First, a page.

Additionally, the documentary faced criticism for promoting untested claims about autism and gut health, which led to backlash from autism advocacy groups.

Scientific Insights & Treatments

To address their gut issues, Maya, Daniell, Kimmie, and Kobayashi send fecal samples for analysis. The results help tailor diets that could improve their microbiome diversity and overall health. One innovative treatment discussed is the “fecal microbiome transplant,” where healthy bacteria from a donor’s stool are transferred to the recipient’s gut.

This procedure has shown promise in treating conditions like Clostridium difficile infections and is being explored for other applications. But more underscore the new ways of diagnostics, such as as fecal sampling for additional information outside of just bloodwork.

What Does the Science Say About Our Gut?

Gut-Brain Axis

The gut-brain axis refers to the bidirectional communication between the gut and the brain. This connection influences various bodily functions, including mood, stress responses, and even cognitive functions.

For instance, the gut produces neurotransmitters such as serotonin, which is crucial for mood regulation. Dysbiosis, an imbalance in gut bacteria, has been linked to mental health conditions like depression and anxiety.

Immune System

Approximately 70% of the immune system is located in the gut. The gut microbiome plays a pivotal role in training the immune system to differentiate between harmful pathogens and harmless antigens. A healthy microbiome can prevent autoimmune diseases by maintaining a balanced immune response.

Metabolism & Weight Management

Gut bacteria are involved in the metabolism of food and the extraction of nutrients. They influence how we store fat, regulate glucose levels, and feel hunger or satiety. Dysbiosis can lead to metabolic disorders such as obesity and type 2 diabetes. Studies have shown that individuals with a diverse microbiome are more likely to maintain a healthy weight.

Inflammation & Chronic Diseases

A balanced microbiome helps control inflammation by producing anti-inflammatory compounds. Chronic inflammation is a risk factor for several diseases, including heart disease, cancer, and inflammatory bowel diseases (IBD). Dysbiosis is linked to increased intestinal permeability (leaky gut), which allows toxins to enter the bloodstream and trigger inflammation.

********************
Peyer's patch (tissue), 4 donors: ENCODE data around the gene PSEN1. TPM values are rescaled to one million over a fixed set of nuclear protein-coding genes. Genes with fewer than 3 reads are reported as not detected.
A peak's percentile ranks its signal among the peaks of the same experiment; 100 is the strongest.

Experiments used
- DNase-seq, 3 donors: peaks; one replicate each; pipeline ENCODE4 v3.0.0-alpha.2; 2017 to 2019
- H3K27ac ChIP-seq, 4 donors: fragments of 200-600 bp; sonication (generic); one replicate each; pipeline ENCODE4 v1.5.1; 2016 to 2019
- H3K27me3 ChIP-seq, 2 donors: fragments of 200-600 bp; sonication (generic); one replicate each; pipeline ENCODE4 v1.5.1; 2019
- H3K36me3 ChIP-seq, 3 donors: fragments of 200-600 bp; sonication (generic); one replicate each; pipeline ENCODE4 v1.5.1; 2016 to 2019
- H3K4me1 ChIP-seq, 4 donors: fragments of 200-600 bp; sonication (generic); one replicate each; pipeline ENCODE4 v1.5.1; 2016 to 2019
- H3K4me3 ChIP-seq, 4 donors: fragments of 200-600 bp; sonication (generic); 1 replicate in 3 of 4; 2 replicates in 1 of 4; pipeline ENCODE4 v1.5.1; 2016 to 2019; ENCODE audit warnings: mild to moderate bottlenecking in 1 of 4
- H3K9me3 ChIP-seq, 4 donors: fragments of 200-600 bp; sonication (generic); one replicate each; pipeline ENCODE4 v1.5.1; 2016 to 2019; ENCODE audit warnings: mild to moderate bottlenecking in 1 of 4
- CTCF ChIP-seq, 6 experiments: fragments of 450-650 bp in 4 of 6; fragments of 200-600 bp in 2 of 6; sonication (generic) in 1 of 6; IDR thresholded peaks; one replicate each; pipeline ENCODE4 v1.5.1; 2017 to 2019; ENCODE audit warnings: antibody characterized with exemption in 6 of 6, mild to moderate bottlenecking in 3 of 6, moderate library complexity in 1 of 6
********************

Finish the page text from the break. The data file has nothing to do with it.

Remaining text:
Digestive Health

The microbiome aids in digesting complex carbohydrates and fibers that the body cannot break down on its own. This process produces short-chain fatty acids (SCFAs), which nourish the gut lining, reduce inflammation, and support overall digestive health. Conditions like irritable bowel syndrome (IBS) and Crohn’s disease are associated with imbalances in the gut microbiome.

Key Takeaways for Consumers

While this documentary is not pseudoscience, it still lacks a bit of scientific depth. But here are some sound takeaways rooted in science from key points in the documentary:

Gut Diversity is Key

A diverse microbiome is crucial for good health. Each person’s microbiome is unique, and having a variety of bacteria can enhance resilience against diseases. Consuming a wide range of foods, especially plant-based ones, can help foster this diversity.

Plants provide different types of fibers, polyphenols, and other bioactive compounds that serve as substrates for various microbial species in the gut, promoting microbial diversity. A diverse diet boosts the production of short-chain fatty acids, such as butyrate, which play a crucial role in maintaining gut barrier integrity, reducing inflammation, and supporting immune function.

Individualized Solutions

There is no one-size-fits-all answer to gut health. Personalized approaches based on microbiome analysis can provide better health outcomes. For instance, Kimmie’s gut analysis revealed a lack of bacteria that help her feel full, leading to personalized dietary recommendations to increase her microbial diversity.